This six-month survey of U.S. employees’ satisfaction levels had some good—and bad—news for small business owners.
First, the good news: U.S. workers are feeling more satisfied than they did six months ago. Half of employees report having been recognized for their on-the-job efforts in the past three months, up from 44 percent in Fall 2011 when the last survey was conducted. And more than 80 percent say receiving recognition in the workplace makes them more satisfied with their jobs. Additionally, more than half believe their employers are doing a good job offering adequate recognition for work well done.
Now, the bad news: Even though many employees are happier with their jobs, things could be better for the 55 percent of employees who say they’re ready to leave their current jobs for a company that would better recognize their efforts.
Not convinced that recognizing your employees’ efforts is directly related to their satisfaction? Check out this data:
- Just 23 percent of employees who have been recognized at work say they plan to search for a new job when the economy improves, compared to 51 percent of those who have never been recognized.
- A vast majority—89 percent—of those who have been recognized feel appreciated at their job, compared to 17 percent of those never recognized.
- Most—76 percent—of those who have been recognized by their employers love their jobs, compared to 37 percent of those who haven’t been.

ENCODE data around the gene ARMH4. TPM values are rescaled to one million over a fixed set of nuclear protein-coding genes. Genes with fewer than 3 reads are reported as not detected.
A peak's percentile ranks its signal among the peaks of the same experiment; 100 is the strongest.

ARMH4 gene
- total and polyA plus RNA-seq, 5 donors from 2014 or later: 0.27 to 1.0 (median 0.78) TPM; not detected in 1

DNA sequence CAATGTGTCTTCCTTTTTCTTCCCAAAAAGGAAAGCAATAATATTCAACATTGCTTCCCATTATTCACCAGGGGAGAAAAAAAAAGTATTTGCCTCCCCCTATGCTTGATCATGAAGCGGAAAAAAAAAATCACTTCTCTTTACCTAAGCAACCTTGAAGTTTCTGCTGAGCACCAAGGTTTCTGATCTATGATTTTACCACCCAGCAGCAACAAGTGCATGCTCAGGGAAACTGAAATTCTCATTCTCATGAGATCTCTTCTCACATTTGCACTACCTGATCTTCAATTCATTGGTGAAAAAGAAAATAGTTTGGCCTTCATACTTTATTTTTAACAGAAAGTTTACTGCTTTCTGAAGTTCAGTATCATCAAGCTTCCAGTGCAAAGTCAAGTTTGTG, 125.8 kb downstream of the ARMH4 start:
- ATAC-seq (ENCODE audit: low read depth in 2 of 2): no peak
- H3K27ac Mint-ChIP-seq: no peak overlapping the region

If you haven’t implemented some type of employee recognition program, now is the time. For a small business, recognition is easy.
For one thing, you’re probably out walking around and interacting with your team already (at least, I hope so). Be sure to provide ongoing recognition of their efforts by acknowledging them, thanking them, and calling them out in front of the rest of the team. Recognizing people’s efforts publicly is important—don’t just do it behind closed doors.
Of course, another often-appreciated way to recognize your people is with a written note. I know many workers who have treasured little mementos like this for years. In today’s instant-communication world, taking the time to write a note means a lot. (That doesn’t mean you can’t send a quick email to thank workers for their efforts, of course.)
Finally, consider recognition in a more tangible way, such as a gift card, cash or a paid day or afternoon off.
How do you recognize your employees? How has it helped you retain key people?